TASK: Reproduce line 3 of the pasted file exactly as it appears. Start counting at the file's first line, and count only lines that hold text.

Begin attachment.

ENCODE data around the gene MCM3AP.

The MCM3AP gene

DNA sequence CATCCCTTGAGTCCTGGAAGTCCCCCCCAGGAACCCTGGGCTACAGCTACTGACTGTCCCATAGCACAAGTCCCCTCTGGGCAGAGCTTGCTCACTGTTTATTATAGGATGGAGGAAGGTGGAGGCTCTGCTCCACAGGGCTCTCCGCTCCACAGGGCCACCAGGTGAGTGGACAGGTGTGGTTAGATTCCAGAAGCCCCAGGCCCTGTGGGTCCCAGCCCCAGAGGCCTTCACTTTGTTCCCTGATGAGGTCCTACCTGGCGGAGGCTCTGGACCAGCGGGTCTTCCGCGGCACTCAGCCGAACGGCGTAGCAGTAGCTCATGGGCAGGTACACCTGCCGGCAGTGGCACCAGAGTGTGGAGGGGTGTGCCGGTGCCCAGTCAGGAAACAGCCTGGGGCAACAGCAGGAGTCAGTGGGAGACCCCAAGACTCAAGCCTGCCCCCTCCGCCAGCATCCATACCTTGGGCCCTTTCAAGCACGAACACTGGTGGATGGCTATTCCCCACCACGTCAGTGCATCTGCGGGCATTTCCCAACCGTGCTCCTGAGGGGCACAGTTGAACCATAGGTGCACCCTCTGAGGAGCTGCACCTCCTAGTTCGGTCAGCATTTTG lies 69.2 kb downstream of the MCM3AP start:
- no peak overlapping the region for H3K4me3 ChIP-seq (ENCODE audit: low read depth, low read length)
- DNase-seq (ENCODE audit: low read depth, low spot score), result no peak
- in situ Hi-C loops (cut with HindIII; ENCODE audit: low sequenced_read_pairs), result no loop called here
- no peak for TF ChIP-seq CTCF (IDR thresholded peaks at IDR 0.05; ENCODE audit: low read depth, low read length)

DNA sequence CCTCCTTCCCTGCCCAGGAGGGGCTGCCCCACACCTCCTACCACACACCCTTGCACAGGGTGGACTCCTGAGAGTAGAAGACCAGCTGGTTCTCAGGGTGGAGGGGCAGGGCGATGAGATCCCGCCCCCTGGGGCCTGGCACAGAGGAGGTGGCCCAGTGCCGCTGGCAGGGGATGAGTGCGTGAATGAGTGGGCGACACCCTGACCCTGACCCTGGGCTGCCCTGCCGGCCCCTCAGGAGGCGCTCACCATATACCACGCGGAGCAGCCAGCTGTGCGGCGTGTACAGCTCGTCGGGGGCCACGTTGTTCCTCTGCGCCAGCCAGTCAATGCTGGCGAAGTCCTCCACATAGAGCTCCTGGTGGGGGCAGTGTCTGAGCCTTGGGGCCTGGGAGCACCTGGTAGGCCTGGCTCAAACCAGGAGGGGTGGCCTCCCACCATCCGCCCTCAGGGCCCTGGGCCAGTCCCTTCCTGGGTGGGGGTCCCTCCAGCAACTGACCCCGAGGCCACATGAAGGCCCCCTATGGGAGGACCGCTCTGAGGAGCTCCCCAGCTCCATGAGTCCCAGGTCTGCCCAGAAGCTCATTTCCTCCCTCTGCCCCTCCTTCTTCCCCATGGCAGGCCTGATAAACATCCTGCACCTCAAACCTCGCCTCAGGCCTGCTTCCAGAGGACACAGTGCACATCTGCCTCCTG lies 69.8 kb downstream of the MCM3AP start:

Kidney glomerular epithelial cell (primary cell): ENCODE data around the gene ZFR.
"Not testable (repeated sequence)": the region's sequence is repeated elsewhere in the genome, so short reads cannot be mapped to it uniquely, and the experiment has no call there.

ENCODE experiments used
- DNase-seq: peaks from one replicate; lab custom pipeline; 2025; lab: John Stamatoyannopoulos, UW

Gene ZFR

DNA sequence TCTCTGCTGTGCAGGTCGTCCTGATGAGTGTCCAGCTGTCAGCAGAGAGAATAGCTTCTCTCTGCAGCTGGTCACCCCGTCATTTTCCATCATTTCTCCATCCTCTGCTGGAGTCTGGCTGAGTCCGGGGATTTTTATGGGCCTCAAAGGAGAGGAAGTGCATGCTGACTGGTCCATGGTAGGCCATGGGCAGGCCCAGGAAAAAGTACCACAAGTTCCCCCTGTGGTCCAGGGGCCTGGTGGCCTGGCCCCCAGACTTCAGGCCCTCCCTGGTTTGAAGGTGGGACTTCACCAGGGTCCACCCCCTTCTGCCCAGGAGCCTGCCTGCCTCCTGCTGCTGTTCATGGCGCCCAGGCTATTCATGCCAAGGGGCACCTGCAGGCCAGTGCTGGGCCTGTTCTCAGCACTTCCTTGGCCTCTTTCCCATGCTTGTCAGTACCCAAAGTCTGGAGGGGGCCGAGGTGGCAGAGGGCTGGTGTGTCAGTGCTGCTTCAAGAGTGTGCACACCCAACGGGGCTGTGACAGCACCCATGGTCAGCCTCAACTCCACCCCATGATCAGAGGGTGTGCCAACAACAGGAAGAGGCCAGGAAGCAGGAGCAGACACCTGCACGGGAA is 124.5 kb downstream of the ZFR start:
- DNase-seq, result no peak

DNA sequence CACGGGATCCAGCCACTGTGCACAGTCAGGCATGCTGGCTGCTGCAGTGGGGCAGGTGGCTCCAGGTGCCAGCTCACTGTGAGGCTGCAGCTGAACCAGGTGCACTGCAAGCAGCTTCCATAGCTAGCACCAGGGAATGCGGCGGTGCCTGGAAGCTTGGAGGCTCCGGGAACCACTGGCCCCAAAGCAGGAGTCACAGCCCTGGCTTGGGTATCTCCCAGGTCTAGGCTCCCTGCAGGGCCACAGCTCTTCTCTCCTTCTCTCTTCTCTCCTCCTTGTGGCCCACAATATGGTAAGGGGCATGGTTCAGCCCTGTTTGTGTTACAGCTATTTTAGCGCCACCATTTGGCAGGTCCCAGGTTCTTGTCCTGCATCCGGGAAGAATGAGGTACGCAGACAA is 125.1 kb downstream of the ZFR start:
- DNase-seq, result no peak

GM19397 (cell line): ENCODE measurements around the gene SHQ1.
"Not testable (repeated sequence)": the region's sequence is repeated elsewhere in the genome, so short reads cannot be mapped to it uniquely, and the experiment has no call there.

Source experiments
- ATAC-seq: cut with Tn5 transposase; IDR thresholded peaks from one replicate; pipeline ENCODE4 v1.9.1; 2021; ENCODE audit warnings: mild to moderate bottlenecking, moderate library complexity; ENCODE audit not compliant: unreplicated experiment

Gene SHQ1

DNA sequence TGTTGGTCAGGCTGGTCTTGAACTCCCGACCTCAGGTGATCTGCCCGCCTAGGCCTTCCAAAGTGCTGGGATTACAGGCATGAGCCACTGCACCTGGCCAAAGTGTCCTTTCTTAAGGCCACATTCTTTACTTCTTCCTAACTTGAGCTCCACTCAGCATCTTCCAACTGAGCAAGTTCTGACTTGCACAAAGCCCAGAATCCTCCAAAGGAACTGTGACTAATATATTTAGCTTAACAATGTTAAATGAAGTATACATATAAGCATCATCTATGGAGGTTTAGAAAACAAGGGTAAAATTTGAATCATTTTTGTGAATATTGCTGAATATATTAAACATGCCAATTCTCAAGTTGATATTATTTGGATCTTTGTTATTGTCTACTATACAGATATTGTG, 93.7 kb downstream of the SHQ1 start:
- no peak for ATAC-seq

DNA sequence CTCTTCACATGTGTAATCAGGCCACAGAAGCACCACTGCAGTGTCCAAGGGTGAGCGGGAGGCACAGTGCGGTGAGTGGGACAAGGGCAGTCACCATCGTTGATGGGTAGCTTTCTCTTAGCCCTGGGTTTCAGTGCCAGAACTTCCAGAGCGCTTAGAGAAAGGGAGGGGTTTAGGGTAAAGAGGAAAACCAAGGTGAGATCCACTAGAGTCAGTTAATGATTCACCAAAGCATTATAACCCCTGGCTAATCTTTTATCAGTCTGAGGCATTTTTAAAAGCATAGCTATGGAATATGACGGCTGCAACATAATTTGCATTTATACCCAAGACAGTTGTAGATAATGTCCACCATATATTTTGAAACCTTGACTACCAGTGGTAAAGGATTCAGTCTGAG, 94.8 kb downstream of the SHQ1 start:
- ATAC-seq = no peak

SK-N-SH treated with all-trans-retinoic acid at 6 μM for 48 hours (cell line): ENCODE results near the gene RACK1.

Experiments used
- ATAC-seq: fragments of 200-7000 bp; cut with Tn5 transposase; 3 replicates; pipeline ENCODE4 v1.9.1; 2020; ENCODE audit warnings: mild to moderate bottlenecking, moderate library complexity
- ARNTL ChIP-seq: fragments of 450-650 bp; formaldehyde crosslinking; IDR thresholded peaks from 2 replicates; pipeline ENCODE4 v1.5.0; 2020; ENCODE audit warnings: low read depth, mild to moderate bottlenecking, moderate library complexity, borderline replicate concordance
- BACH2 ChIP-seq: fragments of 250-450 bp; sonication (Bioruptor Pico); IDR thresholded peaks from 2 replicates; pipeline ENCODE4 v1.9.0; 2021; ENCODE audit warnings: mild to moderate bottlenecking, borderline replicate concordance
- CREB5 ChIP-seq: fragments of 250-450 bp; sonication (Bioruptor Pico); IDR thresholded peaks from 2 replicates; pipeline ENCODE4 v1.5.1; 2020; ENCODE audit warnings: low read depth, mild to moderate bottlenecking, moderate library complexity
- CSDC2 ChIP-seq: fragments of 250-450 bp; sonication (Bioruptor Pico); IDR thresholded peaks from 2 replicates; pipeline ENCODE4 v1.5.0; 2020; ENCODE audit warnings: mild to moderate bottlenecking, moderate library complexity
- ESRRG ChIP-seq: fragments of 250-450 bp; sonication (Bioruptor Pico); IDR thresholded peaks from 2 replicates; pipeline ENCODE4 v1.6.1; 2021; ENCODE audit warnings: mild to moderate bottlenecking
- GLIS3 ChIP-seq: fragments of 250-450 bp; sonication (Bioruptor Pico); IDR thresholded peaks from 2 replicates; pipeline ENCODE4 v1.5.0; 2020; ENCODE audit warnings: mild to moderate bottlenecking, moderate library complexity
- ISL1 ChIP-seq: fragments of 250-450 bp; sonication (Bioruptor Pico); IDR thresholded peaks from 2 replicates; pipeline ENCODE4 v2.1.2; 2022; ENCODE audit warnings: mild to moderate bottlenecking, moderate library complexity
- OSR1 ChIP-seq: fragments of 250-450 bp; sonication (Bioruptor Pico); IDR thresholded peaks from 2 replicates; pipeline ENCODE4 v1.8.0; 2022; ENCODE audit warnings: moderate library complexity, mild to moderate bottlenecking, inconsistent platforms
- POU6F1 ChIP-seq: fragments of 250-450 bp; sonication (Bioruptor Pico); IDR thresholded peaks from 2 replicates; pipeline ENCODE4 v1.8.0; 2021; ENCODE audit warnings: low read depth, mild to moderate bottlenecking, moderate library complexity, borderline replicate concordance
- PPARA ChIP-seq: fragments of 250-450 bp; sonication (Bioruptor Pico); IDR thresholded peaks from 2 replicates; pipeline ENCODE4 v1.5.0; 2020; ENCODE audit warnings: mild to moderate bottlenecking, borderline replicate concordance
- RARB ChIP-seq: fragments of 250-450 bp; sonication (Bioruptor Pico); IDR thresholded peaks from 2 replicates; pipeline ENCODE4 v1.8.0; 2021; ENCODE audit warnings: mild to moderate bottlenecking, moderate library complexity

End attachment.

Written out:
DNA sequence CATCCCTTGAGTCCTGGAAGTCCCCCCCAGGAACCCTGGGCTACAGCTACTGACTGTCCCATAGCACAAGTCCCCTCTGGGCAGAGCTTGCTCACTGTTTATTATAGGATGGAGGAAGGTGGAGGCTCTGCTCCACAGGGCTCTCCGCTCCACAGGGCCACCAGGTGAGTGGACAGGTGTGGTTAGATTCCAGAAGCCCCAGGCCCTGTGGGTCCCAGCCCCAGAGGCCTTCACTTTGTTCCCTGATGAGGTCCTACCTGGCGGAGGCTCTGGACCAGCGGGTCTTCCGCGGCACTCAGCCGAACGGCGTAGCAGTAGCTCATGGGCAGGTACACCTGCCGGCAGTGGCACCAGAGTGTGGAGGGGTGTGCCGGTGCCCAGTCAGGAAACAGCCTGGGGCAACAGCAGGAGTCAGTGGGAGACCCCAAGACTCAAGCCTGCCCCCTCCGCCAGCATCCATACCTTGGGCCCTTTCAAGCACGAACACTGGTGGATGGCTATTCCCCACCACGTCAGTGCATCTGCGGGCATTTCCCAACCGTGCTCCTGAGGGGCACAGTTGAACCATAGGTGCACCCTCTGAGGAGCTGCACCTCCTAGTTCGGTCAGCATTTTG lies 69.2 kb downstream of the MCM3AP start: